Pulling the Trigger
We had just finished hauling our waste to the county recycling center. It’s one of the little things I do to save money. Rather than pay a monthly fee for garbage pickup service, I take it there myself.
Here’s how it works:
- Garbage cards cost $4 a piece.
- Each card has 4 punches and allows 1-10 bags of garbage
- Each bag of recyclables earns a $2 credit
The goal is to bring enough recyclables to offset the amount of waste. Good recycling habits = free garbage disposal. Placing my unused garbage card back in my wallet, I leaned toward my son.
“So Cade,” I ask. “What would you like to do next?”
“Daddy…” pausing he looks back at me. “Go to Starbucks.”
Cade is twenty years old. He’s 6’3″ and weighs over 250 pounds. Although autism has limited his vocabulary, he’s a rather chatty guy. He stands at the Starbucks counter ready to order his favorite fall treat. Pointing to the barista, Cade shakes his finger while looking over the menu board.
“Hey.” Cade says with a smile. “What’s your name?”
“Dylan,” replies the young man. Eyes level with Cade, his frame is lean. About 100 pounds lighter I’d say. “What’s your name?”
“Cade.” He smiles in his usual awkward manner. Squinting his eyes, his grin stretches across his face. With a smile from ear to ear, his eyes close and then open wide. “Dylan…” He pauses before he queries. “Are you happy?”
“Yes Cade,” he replies. “I’m very happy.”
“Dylan…” Again Cade pauses. “Do you have a dog?”
“I do have a dog.”
“What’s your dog’s name?”
“His name is Ace.”
“Ace is a boy?” Cade says with a question.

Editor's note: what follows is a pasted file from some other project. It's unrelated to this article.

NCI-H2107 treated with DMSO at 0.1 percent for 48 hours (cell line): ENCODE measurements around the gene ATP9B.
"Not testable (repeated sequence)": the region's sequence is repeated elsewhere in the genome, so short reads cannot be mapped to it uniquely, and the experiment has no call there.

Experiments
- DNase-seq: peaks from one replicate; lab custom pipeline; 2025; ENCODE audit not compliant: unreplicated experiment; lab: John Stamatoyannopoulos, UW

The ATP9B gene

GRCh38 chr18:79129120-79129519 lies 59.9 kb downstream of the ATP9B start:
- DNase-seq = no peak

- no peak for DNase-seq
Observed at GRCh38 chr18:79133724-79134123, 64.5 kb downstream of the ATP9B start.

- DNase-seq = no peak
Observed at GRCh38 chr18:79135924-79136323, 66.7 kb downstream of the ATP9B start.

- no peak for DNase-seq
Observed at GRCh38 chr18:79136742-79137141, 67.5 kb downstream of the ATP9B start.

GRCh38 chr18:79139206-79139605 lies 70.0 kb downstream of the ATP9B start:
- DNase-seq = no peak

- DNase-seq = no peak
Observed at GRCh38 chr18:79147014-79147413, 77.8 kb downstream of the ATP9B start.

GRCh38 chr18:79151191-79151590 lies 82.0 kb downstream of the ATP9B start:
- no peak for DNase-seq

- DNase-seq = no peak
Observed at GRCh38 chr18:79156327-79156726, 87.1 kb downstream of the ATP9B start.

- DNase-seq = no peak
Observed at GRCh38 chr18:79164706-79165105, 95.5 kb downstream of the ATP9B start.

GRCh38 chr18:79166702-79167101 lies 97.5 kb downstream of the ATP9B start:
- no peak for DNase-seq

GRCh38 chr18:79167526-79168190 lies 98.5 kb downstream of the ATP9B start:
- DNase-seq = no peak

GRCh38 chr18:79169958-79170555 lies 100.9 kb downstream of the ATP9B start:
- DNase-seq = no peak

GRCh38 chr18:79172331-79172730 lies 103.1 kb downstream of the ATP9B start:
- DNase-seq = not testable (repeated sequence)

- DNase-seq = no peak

“Ace is a boy.” Dylan confirms.
“Dylan…” Cade proceeds through his usual series of questioning. And if we never see Dylan again, Cade will always remember every detail of this young man. He’ll remember his name. He’ll remember his dog’s name. He’ll remember his birthday. And he’ll even remember his kitchen appliances.
Before long, caffeine seeking patrons enter the door. With both of my hands on the back of Cade’s head, I shift his attention back to the menu board. “What would you like?” I ask.
“Pumpkin Spice Latte.” He loudly cheers. Ordering done, he steps aside. “…and a pumpkin scone.”
We sit on the soft leather chairs, Cade and I. Anxiously, Cade awaits his name to be called.
“Tall Non-Fat Latte for Brenda.”
A well-manicured hand reaches for the cup. As she lifts the warm beverage, she slips it into an insulated sleeve.
“Brenda…” Cade gets her attention. “Are you happy?”
“I’m happy now.” With her beverage in hand, she says goodbye.
“Grande Caramel Macchiato for John.”
“John…” Cade approaches. “Are you happy?”
Without fail, the first thing Cade asks when meeting someone is, “Are you happy?”
Oddly enough, my wife and I are not allowed to say the word “happy.” We refer to it as the “H” word. The most common word in Cade’s vocabulary becomes shady when we use it. Therefore, we treat the “H” word like we treat those questionable friends that are always trying to sell their multi-level marketing crap. We avoid it by all means necessary.